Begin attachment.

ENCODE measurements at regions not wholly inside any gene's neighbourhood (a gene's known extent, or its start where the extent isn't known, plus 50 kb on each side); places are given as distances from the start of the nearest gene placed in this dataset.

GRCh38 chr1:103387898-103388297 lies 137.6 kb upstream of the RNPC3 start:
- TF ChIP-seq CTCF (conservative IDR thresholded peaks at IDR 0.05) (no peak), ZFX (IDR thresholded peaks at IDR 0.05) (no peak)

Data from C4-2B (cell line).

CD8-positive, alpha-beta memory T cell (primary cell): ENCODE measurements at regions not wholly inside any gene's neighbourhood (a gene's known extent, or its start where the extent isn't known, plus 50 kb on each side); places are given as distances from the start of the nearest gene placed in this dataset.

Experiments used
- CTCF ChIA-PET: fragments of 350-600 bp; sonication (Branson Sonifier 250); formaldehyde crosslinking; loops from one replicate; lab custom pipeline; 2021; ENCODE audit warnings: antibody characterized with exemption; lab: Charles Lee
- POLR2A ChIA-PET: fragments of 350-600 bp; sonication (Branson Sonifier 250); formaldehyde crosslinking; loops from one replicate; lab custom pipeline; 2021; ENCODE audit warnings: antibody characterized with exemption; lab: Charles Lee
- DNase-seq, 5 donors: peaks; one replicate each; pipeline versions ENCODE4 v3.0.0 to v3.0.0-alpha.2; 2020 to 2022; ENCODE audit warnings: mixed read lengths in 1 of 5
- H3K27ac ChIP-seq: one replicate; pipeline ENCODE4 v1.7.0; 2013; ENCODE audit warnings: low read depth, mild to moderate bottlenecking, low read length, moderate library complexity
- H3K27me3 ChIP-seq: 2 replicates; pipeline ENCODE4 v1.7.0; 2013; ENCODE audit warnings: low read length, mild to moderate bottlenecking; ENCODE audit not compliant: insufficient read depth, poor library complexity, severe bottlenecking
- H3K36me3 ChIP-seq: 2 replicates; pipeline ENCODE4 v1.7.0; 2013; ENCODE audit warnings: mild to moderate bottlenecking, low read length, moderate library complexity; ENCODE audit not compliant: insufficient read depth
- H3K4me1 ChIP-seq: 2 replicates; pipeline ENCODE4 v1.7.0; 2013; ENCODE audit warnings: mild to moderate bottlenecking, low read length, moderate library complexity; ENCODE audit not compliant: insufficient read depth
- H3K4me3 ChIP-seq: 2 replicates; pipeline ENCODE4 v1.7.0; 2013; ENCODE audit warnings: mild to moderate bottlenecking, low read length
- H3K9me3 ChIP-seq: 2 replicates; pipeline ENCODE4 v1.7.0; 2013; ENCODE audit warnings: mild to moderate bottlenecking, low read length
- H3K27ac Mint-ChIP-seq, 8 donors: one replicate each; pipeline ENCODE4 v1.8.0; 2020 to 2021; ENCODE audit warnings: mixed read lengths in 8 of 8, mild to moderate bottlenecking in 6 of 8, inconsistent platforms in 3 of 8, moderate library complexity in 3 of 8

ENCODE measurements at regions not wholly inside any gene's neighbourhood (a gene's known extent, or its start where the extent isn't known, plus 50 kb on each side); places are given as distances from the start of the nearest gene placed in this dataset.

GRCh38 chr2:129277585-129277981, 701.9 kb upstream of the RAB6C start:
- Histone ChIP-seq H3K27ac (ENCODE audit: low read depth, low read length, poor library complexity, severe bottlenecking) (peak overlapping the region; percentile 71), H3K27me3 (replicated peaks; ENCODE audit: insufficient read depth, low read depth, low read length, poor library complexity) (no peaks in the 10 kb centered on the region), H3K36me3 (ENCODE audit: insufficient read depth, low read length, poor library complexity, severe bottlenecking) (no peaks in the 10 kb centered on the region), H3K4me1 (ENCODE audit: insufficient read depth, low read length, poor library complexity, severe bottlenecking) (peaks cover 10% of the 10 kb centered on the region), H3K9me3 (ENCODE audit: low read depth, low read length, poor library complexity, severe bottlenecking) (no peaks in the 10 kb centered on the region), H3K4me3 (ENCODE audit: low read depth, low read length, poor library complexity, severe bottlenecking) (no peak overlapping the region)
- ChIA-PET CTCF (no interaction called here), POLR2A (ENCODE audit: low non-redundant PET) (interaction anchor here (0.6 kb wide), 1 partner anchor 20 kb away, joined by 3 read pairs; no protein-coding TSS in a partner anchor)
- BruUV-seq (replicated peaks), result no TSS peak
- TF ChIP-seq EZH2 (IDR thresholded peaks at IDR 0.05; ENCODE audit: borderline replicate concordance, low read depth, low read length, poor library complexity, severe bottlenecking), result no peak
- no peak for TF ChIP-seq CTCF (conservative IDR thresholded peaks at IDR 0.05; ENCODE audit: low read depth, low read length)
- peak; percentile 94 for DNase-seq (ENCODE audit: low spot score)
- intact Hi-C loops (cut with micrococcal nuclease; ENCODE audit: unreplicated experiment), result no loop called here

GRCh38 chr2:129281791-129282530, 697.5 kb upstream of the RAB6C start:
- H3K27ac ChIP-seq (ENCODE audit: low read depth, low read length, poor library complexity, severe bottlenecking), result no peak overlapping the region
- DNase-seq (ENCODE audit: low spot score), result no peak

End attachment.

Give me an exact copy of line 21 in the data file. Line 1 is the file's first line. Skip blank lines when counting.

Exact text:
- BruUV-seq (replicated peaks), result no TSS peak